Humus is a very useful substance in the soil. The organic matter is broken down by microbes and is converted into dark amorphous substance called humus. 3. dead bodies of organisms and their excreta(wastes). roots). . It acts as natural fertilizer. Soil water: • The spaces between soil particles are occupied by water or air. Soil receives water either by rains or irrigation. The water in the soil is present as capillary water. Organic matter: • It is derived from plant refuse (leaves.2. twigs. hygroscopic water. combined water and water vapour.
• In a poorly ventilated soil concentration of O2 decreases while that of CO2 increases because of the respiration of plant roots and soil organisms.4. . respiration of microorganisms and activities of roots (absorption of water and mineral salts). nitrification. In a good soil such as loam about 20-25 % of the total volume is soil air. Soil air: • Soil contains air in the pour spaces. The composition of soil is dependent upon air circulation or connection of the pore spaces with the soil surface. • High concentration of CO2 in the soil is toxic to the soil organisms. • O2 in soil is essential for humus formation.
. The soil organisms perform following activities in the soil : (1) Decomposition of dead organic matter.5. (7) Several soil organisms take part in biogeochemical cycles. which help in cementing soil particles to form soil aggregates. fungi. actinomycetea. (6) Some soil fungi form mycorrhizal association with the roots of higher plants and assist them in obtaining water and nutrients from the soil. Soil organisms: • A variety of living organisms such as bacteria. nematodes. (3) Aeration of the soil . algae. (5) Some microorganisms chemical substances that have stimulating effect on the growth of higher plants.Burrowing (earth digging) insects and worms (4) Several soil organisms secrete mucus.Saprophytic soil microorganisms (2) Nitrogen fixation.earthworms occur in the soil.Cyanobacteria. protozoa.
Mysore and Madhya Pradesh. Orissa. U.K and organic matter. @ Andhra Pradesh. Tamilnadu. .P.Types of Indian Soils Soils of India are classified into six major types based on their nature and composition Red soils: @ Red Colour -iron components. Bihar. @ Poor in N. .P. @ Low water retention capacity.West Bengal. Black soils: @ Good for cotton and sugarcane cultivation. @ Maharashtra.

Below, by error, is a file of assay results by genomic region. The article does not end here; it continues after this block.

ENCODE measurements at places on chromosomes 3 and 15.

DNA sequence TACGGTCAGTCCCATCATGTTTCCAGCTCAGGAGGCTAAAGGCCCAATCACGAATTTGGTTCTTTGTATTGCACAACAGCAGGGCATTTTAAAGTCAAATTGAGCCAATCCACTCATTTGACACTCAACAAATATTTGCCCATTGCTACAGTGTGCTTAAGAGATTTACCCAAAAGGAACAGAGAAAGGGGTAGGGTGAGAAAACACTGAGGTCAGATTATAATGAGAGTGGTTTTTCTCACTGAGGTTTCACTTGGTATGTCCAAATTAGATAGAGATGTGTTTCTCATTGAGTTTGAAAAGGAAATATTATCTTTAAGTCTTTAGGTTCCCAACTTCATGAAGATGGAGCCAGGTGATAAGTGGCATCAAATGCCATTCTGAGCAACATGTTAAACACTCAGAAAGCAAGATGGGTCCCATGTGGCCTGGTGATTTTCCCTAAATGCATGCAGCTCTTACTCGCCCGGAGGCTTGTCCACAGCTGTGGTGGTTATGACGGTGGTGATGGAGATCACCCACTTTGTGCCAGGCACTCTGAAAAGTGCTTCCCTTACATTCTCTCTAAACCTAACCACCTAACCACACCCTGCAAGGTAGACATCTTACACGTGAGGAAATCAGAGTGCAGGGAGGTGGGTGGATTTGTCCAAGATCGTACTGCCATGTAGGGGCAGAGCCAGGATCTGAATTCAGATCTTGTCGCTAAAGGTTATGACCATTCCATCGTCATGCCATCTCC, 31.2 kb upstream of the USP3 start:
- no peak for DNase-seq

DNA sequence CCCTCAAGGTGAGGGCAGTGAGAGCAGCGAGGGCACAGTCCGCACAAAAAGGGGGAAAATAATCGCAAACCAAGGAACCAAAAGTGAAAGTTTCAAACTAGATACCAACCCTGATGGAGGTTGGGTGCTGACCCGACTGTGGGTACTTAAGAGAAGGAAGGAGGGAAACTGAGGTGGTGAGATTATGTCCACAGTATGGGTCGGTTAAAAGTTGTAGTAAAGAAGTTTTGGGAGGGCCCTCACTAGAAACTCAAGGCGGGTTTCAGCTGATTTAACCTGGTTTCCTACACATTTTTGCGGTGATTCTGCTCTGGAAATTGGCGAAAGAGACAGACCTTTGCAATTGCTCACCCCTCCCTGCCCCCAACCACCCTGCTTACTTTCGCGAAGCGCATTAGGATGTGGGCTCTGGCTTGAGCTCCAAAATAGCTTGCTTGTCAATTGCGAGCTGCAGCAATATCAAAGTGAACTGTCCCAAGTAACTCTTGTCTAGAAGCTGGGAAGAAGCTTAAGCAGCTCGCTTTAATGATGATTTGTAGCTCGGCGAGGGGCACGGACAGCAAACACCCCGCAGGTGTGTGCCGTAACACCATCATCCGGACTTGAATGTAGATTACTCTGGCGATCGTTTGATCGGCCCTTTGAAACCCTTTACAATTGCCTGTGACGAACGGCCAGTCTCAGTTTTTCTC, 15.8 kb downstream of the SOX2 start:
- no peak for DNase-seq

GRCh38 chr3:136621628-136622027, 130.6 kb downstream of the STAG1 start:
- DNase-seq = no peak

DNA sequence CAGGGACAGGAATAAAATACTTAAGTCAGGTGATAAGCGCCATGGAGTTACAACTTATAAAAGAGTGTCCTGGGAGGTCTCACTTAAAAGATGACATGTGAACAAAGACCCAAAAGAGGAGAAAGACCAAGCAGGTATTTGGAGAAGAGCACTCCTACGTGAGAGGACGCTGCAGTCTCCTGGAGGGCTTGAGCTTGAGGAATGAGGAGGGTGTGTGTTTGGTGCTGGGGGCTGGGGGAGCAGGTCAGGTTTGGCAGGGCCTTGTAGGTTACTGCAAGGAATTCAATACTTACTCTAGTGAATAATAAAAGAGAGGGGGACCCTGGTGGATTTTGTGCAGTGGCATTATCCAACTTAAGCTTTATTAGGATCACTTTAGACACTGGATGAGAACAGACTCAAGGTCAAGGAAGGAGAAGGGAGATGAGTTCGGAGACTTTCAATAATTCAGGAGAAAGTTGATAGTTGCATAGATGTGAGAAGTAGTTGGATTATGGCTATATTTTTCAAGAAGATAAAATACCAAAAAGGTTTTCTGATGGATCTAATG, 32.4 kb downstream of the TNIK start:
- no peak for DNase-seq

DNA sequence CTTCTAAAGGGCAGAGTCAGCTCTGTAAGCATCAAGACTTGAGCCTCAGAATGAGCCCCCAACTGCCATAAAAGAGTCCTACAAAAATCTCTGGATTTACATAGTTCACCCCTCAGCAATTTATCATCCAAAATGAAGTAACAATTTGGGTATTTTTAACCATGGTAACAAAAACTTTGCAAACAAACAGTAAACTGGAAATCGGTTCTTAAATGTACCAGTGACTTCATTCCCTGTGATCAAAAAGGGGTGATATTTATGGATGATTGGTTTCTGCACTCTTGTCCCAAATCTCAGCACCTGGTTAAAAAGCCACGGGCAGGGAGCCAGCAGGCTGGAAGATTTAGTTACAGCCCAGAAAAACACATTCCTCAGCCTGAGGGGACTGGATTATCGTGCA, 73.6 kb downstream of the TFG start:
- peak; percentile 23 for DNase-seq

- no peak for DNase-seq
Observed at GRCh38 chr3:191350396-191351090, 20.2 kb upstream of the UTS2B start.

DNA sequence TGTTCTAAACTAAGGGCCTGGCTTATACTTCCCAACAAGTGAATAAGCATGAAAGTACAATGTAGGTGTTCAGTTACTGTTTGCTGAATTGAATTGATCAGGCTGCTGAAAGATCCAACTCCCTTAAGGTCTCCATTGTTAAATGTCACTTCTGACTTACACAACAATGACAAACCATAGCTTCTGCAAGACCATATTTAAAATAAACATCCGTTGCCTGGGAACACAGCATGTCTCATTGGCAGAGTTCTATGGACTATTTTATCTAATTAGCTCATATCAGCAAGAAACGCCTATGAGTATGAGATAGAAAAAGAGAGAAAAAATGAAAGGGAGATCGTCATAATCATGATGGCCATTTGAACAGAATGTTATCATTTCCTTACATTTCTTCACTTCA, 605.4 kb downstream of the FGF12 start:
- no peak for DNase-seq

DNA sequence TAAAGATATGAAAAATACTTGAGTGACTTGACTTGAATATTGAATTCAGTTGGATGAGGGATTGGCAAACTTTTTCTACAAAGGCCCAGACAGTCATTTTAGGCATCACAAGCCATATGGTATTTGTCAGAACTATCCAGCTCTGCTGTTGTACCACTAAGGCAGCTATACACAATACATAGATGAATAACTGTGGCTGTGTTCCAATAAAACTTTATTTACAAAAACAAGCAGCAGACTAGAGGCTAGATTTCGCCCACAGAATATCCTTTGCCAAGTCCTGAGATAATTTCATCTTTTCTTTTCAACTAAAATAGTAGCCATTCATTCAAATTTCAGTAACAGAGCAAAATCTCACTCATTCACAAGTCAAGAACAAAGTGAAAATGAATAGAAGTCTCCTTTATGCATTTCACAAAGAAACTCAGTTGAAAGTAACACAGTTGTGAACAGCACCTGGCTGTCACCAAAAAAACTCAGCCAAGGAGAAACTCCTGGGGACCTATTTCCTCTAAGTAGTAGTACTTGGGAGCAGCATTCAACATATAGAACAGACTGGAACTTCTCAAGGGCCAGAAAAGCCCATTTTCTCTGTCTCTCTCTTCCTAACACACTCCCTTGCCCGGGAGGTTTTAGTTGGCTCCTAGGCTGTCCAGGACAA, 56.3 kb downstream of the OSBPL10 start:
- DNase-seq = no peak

.4 lakh square kilometres. Desert soils: @ Annual rainfall is less than 50 centimetres. and subtropical fruits. @ Rajasthan. @ Desert soils can be reclaimed through good irrigation. semi-desert areas of Kutch.Skeletal soils: @ Also called as Mountain soil @ Altitude between 2000 m and 3000 m. @ North-western hills or the Aravallis @ Used for forestry and growing potatoes. @ These soils cover 1. @ Undergoes land slides and snowfall.
Land Degradation: Any change in the land that reduces its condition or quality and hence its productivity or productive potential is called land degradation. .
Desertification Desertification is a slow process of land degradation that leads to desert formation. • Excessive grazing by livestock is another factor resulting in desertification especially in Rajasthan. • Many deserts in the world are a result of human activities. . The destruction of natural vegetation results in accelerated soil erosion due to the removal of the vegetation cover. Erosion of the top fertile soil leads to in loss of soil productivity and formation of deserts. – The Thar desert in India was formed by destroying thousands of hectares productive land.
• Aiming to achieve complete reuse. • Rate of use of non-renewable resources do not exceed rates of development of renewable substitutes. repairable and recyclable and avoiding the use hazardous materials • Reducing transportation-providing goods and services as close as possible to the consumers .Equitable use of Resources for sustainable Lifestyles Rate of use of renewable resources do not exceed regeneration rates.maximizing the use of energy conservation measures. • Rate of pollution emission do not exceed assimilative capacities of the environment. recycle and repair • Reducing fossil fuel use . shrinking energy intensive sectors and introducing energy taxes • Improving the quality of materials -to get products which are more durable.